CIA Director Says Russia Tried to ‘Muck’ With U.S. Election—in 2012

By Terence P. Jeffrey | July 12, 2017 | 4:10 PM EDT

CIA Director Mike Pompeo at the INSA dinner on July 11, 2017. (Screen Capture)

( - Central Intelligence Agency Director Mike Pompeo said at a Tuesday night dinner hosted by the Intelligence and National Security Alliance that Russia tried “to muck with our elections” not only in 2016 but also in 2012—and that the Soviet Union tried it as far back as the 1970s.

"They have been at this a hell of a long time," he said.

Pompeo’s statement came in a question-and-answer session conducted by Charles Allen, a former CIA official who served as Under Secretary for Intelligence and Analysis in the Department of Homeland Security in the George W. Bush administration.

Allen asked Pompeo about the assessment of Russian activities in recent U.S. elections, published by the Director of National Intelligence in January, which concluded that Russia tried to influence the outcome of the 2016 presidential election.

“Do you have any comments on that particular assessment?” Allen asked. “And, how do you feel about sanctions against the Russians?”

“Look, I’ll leave the policy issue, like sanctions, to others,” said Pompeo. “It’s not my task.”

“But the threat of our adversaries trying to muck with our elections is very real,” Pompeo continued. “And, you know, the Russians clearly did it in the 2016 election. They did it in the 2012 election. In the 1970s as well.

“There were those who seemed aghast and shocked that the Russians were trying to impact and adversely place an outcome that they preferred on American democracy,” said Pompeo. “They have been at this a hell of a long time."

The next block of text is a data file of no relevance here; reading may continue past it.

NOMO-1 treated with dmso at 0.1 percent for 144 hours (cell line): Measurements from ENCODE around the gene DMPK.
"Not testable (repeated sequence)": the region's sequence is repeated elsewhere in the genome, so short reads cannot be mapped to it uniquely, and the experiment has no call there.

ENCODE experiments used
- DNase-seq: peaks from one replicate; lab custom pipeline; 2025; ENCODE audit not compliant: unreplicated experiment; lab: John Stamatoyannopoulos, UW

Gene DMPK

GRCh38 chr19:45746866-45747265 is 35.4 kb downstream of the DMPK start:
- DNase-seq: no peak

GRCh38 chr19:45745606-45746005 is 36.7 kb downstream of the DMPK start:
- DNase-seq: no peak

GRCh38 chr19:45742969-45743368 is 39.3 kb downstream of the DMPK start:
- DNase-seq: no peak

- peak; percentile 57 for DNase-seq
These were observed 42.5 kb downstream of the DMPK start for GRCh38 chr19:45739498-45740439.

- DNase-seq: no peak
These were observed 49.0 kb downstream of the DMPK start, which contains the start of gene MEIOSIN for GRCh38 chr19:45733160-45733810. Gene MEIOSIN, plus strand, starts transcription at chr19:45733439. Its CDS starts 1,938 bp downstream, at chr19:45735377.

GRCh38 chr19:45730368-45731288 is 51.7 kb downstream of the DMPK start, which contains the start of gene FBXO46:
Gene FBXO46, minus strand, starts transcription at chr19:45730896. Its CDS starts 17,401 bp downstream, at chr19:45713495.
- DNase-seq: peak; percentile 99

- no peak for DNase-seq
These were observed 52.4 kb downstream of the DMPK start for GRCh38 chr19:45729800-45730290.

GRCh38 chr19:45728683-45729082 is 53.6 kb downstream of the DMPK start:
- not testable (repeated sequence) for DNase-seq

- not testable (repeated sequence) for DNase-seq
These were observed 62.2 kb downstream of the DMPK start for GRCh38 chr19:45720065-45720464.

Pompeo went on to say that the United States needs to defend itself against foreign influence in our elections whether it comes from the Russians or other foreign powers.

“So, we have a task to make sure we defend against it,” said Pompeo. “Not just from the Russians, but from, we see, the Chinese—lots of hacking during my time on the [House] Oversight Committee—trying to get to places in which they have no business, in systems here in the United States. We see the Iranians do it. The list of those who are seeking the demise of Western democracy is long. Many of them will use the tools that are the typical ones that get talked about. But some of them will use things like active measures and cyber security. And we, and that certainly includes--I did see Admiral [Mike] Rogers [director of the National Security Agency] earlier this evening---it includes all of the IC being prepared not only to do this well defensively, but to think about how to respond to those attacks as well.”

Pompeo did not elaborate on what he meant when he said the Russians not only tried to “muck” in the 2016 elections but in the 2012 elections as well.

But the assessment that the Director of National Intelligence published in January said that the Soviet Union and, then, Russia, have long tried to influence U.S. elections. In the 2012 election, the assessment said, it employed RT television in this effort.